0010 - Observing CheckButtons

Results of this example:
Current example output
Current example output
Current example terminal output
Current example terminal output (click for enlarged view)

Today’s mission is to have a button exhibit different behaviour depending on the state of another widget, a CheckButton.

Another Import

Right at the top, as usual, we have to add an import statement:

  import gtk.CheckButton;

The Observer

Now, skip to the end of the file to look at the ObserverButton class:

	class ObserverButton : Button
	{
		string label = "Take Action";
		
		string standardMessage = "Droids? We don't need no stinking droids!";
		string switchMessage = "These aren't the droids you're looking for.";
		CheckButton checkButton;
	
		this(CheckButton extCheckButton)
		{
			super(label);
			addOnClicked(&doSomething);
			checkButton = extCheckButton;
			
		} // this()
		
		
		void doSomething(Button b)
		{
			if(checkButton.getActive() == true)
			{
				writeln(switchMessage);
			}
			else
			{
				writeln(standardMessage);
			}
			
		} // doSomething()
		
	} // class ObserverButton

This is the observer half of the observer/observed class objects that make up the observer pattern. Our other button (which we’ll look at in a moment, as dull as it is) is watched so the ObserverButton knows which of two actions to take.

You’ll notice, below the label and other strings representing actions we can take with this button, there’s a pointer to a CheckButton. It’s passed in through the ObserverButton’s constructor and assigned to a local variable so we can call its getActive() function which reads the state of the CheckButton.

The Callback: doSomething()

If you look at the callback (so aptly named: doSomething) you’ll see the simple logic used to decide which of the two messages to spit out to the command shell.

Everything else here is off-the-shelf, so let’s look at…

The ObservationBox

Not that’s there’s anything really new here. All we really do is establish the box as parent to both buttons. If we’d built them outside the box, we’d have to drag them in here anyway, so why not?

And Now for Something Completely… Toggled

Results of this example:
Current example output
Current example output
Current example terminal output
Current example terminal output (click for enlarged view)

Imports

Here, the CheckButton is replaced by the ToggleButton. The statement:

	import gtk.CheckButton;

has been replaced by:

	import gtk.ToggleButton;

ObservationBox

Take a look at the ObservationBox class:

	class ObservationBox : Box
	{
		this()
		{
			super(Orientation.VERTICAL, 5);
			
			ObservedToggleButton observedToggle = new ObservedToggleButton();
			ObserverButton myObserverButton = new ObserverButton(observedToggle);
	
			add(myObserverButton);
			add(observedToggle);
			
		} // this()
		
	} // class ObservationBox

We’re still adding two buttons, but the ObservedToggleButton is more elaborate than the simple CheckButton used in the first example. So, let’s go look at that:

	class ObservedToggleButton : ToggleButton
	{
		string onText = "Toggle is on.";
		string offText = "Toggle is off.";
		string onLabel = "Toggle: ON";
		string offLabel = "Toggle: OFF";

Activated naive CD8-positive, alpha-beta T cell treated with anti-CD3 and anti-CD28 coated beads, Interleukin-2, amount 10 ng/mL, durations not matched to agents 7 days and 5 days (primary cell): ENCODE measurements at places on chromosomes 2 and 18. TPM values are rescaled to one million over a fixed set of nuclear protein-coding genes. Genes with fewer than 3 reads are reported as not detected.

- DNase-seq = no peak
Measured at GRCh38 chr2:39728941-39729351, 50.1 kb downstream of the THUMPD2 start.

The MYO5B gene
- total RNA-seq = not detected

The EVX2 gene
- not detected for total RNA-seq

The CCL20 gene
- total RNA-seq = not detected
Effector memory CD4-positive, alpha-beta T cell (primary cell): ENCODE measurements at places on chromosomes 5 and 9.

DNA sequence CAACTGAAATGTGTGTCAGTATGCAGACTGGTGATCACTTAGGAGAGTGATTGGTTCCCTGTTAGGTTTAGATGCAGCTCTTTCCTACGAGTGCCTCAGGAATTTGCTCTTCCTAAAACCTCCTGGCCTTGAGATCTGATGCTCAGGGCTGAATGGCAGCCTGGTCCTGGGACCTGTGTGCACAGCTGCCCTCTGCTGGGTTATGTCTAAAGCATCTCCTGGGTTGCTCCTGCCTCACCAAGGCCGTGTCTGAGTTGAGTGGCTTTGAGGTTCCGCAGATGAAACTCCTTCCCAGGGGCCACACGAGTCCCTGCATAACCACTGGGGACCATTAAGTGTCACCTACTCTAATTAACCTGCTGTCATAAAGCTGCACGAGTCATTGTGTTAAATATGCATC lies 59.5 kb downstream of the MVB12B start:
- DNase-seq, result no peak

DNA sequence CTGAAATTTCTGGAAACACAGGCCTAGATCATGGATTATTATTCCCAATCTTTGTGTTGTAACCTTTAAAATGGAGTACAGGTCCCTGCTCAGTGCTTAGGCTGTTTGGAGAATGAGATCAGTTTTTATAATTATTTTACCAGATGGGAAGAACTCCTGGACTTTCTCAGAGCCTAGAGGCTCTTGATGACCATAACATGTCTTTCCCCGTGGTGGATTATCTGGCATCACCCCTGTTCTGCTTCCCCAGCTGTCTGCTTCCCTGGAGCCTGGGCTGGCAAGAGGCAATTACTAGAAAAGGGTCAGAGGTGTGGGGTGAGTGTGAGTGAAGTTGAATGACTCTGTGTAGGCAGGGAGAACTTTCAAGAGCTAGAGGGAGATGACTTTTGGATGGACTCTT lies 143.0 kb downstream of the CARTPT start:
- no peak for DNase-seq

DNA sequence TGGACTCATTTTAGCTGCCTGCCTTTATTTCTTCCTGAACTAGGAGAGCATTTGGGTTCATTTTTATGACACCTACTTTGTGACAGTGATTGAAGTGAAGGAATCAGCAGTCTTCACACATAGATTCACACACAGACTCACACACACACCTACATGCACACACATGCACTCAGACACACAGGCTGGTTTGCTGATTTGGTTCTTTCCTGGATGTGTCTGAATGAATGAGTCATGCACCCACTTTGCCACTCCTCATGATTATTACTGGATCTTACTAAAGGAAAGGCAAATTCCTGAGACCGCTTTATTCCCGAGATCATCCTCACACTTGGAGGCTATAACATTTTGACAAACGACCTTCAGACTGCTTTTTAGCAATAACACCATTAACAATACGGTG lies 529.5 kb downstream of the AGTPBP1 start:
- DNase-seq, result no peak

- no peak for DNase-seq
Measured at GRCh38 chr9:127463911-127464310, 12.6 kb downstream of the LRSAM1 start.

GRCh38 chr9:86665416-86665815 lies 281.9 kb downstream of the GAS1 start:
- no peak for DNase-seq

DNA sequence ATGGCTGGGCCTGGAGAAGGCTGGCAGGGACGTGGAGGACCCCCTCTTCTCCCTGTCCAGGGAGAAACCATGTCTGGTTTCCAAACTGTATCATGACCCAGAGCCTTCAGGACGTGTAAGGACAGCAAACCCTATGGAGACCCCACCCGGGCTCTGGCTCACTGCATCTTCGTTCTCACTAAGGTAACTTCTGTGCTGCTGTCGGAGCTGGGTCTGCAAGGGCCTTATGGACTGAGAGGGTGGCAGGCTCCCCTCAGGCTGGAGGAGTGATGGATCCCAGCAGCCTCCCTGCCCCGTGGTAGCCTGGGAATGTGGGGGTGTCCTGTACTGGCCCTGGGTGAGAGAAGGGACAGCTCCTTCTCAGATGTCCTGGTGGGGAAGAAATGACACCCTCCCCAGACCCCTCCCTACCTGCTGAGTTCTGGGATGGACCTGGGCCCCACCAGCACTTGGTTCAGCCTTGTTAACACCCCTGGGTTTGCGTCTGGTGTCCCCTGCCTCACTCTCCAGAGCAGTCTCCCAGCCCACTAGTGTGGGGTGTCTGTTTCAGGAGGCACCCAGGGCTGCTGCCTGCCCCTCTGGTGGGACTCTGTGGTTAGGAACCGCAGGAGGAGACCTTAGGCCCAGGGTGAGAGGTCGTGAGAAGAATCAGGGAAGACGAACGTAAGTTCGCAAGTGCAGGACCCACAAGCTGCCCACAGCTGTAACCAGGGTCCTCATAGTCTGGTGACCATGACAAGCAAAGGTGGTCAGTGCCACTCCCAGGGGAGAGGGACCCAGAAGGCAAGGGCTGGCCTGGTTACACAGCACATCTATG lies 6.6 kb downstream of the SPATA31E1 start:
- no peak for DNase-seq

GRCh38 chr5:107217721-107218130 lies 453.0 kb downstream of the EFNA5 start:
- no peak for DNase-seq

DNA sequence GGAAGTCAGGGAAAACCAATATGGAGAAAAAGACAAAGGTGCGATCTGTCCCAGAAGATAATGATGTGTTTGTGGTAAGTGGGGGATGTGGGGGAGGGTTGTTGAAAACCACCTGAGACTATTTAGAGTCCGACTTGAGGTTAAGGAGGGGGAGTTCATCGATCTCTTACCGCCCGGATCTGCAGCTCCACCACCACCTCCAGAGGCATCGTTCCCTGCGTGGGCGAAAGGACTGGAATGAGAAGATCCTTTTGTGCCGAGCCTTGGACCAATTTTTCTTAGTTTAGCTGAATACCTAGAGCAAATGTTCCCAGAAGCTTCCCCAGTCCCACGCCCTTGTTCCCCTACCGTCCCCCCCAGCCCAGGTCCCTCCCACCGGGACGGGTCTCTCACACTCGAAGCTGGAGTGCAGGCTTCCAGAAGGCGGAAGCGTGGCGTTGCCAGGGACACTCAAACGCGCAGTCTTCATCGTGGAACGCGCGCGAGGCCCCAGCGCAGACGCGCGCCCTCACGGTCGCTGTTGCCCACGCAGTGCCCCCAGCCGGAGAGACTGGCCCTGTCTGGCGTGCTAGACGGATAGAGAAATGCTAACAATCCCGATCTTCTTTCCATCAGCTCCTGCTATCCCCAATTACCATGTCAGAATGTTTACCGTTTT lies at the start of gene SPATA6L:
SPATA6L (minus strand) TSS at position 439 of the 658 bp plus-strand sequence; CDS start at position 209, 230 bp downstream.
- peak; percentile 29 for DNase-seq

this()
		{
			super(onLabel);
			addOnClicked(&toggleMode);
			setMode(true);
			
			writeln(onText);
			
		} // this()
		
		
		void toggleMode(Button b)
		{
			if(getMode() == true)
			{
				setMode(false);
				writeln(offText);
				setLabel(offLabel);
			}
			else
			{
				setMode(true);
				writeln(onText);
				setLabel(onLabel);
			}
		
		} // toggleMode()
		
	} // class MyToggleButton

This is what can happen if we want to hook something up to one of the ToggleButton’s signals, giving it something else to do besides sitting there looking oh-so pretty. All those strings are there to tell us the state of things, not just in the command shell, but on the ToggleButton’s label, too.

And in the constructor, we’re using a new signal, the onToggle signal, which we hook up with addOnToggled().

A little side note: if we’d wanted to add a callback to the CheckButton, instead of using the onClicked signal (inherited from Button) we could have used onToggle there, too. But because CheckButton inherits the signal from ToggleButton, we’d have to add an extra import statement:

	import gtk.ToggleButton;
	import gtk.CheckButton;

in order to get access to the signal and the all-important hook-up function, addOnToggled().

And that’s pretty much it. The ObserverButton is almost identical to the one in the CheckButton example. The only significant difference being that it calls the ObservedToggleButton’s getMode() to find its state rather than the getActive() function used with the first example.

And that is a day’s work, two examples that do very much the same thing, a CheckButton and a ToggleButton. You might think there’s so little difference that only one is actually needed and maybe that’s the case. But when you think about it, the CheckButton’s state is visually obvious the moment you glance at it. With a ToggleButton, we’ve got to go the extra mile and make changes to the label. We could also have changed the colour of the button if we really wanted it to stand out. Either way, though, in the end it comes down to which is more appealing for the GUI design you’re working on.

And that’s it. Until next time, may your wookies eat cookies and don’t stare into any novas.

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© Copyright 2019 Ron Tarrant